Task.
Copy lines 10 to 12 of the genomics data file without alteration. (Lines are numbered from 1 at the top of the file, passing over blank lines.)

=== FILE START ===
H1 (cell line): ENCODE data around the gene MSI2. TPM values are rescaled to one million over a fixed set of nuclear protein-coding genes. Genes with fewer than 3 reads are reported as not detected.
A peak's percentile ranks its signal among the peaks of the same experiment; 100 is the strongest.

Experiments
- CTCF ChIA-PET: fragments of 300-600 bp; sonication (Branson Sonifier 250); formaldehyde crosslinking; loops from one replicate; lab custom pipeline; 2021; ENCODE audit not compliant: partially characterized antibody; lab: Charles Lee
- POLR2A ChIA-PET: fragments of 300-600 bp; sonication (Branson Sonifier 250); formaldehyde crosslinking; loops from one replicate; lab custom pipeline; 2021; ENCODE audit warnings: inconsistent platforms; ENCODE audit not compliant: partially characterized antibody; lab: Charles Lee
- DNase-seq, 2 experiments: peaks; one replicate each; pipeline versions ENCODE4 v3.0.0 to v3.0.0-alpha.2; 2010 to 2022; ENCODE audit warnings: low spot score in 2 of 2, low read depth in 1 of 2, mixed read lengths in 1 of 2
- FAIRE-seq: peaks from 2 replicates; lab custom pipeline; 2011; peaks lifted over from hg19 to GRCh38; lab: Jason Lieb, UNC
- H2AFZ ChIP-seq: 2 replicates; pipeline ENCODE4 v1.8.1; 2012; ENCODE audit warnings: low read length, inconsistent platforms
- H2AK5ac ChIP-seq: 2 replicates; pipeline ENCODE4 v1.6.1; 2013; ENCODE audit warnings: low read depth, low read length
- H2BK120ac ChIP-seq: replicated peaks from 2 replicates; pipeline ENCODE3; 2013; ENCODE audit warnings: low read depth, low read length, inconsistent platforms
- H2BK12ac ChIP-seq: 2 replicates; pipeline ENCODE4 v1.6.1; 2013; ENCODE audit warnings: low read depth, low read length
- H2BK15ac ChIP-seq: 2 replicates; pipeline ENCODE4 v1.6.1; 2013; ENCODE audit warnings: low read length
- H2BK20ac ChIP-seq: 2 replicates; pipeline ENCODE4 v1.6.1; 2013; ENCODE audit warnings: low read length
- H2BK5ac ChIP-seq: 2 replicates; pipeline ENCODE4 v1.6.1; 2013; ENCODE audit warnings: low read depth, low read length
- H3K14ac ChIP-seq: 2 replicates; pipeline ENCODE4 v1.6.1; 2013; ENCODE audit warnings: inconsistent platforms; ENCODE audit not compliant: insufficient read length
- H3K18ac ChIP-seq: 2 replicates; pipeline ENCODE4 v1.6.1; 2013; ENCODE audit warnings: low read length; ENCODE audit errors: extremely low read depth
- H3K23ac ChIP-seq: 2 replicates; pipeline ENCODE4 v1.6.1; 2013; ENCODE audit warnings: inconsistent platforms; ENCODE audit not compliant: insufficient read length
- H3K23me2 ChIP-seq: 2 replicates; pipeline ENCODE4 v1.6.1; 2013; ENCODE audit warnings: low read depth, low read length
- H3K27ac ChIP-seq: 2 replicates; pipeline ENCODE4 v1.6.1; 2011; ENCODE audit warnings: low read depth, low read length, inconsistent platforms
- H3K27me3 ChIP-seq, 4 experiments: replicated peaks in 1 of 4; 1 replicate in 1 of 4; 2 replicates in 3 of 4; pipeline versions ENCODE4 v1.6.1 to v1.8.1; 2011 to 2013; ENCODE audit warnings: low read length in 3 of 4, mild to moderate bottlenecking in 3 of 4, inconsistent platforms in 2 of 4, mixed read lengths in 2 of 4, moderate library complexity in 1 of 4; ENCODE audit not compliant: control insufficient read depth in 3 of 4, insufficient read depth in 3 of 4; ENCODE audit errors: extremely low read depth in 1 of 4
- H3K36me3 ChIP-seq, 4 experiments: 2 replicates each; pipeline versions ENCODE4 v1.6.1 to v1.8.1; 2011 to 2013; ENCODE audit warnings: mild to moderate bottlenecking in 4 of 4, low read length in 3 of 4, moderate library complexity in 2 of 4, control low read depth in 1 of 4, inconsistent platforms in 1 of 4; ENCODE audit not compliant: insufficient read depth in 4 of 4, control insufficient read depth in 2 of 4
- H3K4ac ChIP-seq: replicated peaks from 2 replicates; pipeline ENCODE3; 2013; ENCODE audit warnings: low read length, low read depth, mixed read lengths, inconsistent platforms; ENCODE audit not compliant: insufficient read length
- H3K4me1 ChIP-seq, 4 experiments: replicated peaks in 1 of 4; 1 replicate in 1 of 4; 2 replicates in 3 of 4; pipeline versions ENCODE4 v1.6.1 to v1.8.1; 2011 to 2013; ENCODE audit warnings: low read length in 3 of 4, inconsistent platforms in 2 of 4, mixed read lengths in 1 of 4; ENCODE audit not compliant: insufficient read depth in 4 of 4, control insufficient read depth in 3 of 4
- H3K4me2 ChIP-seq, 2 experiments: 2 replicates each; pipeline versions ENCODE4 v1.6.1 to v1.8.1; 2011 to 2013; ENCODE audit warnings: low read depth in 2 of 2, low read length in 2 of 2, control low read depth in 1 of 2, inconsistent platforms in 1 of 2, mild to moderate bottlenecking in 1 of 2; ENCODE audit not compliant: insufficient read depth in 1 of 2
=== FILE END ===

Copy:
- H2BK120ac ChIP-seq: replicated peaks from 2 replicates; pipeline ENCODE3; 2013; ENCODE audit warnings: low read depth, low read length, inconsistent platforms
- H2BK12ac ChIP-seq: 2 replicates; pipeline ENCODE4 v1.6.1; 2013; ENCODE audit warnings: low read depth, low read length
- H2BK15ac ChIP-seq: 2 replicates; pipeline ENCODE4 v1.6.1; 2013; ENCODE audit warnings: low read length